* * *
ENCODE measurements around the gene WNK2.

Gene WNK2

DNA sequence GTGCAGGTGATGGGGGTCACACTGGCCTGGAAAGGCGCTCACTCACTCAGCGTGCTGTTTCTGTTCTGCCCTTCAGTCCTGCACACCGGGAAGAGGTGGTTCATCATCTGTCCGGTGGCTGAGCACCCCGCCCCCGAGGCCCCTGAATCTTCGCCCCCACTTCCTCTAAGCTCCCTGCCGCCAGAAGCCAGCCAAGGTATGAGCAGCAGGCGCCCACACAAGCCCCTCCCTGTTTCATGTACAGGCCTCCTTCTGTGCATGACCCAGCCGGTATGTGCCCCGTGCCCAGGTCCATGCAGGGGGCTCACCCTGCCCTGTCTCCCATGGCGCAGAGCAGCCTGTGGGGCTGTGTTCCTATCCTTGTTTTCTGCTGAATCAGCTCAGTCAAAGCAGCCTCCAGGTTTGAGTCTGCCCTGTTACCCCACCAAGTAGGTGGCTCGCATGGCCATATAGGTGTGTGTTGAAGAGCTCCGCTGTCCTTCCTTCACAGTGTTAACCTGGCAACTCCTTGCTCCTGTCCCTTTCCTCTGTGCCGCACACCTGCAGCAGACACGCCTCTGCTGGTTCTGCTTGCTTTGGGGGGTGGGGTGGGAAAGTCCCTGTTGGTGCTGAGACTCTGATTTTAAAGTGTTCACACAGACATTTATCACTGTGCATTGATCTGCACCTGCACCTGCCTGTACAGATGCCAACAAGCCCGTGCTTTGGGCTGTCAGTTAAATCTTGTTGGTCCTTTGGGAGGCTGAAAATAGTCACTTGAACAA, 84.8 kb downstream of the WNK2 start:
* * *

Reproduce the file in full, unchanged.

ENCODE measurements around the gene WNK2.

Gene WNK2

DNA sequence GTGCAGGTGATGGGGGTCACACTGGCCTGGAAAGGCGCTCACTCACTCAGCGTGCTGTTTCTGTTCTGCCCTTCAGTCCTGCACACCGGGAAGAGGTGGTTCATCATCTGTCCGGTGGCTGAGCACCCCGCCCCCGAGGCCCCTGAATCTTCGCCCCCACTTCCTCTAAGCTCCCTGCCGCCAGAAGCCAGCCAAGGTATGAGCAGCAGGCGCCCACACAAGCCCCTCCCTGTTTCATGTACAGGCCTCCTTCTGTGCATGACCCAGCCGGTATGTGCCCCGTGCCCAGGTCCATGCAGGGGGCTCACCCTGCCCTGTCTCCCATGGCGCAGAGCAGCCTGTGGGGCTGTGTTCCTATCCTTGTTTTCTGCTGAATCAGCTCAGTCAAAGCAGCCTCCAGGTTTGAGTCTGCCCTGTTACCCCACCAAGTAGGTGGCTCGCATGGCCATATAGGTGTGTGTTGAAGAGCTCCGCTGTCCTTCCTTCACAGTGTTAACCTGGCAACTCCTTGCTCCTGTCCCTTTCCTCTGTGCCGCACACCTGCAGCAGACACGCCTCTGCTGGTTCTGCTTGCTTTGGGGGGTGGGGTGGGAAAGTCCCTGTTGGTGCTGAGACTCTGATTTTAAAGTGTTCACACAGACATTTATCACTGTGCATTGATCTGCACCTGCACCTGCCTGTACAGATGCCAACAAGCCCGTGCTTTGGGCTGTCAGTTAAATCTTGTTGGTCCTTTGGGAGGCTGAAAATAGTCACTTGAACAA, 84.8 kb downstream of the WNK2 start: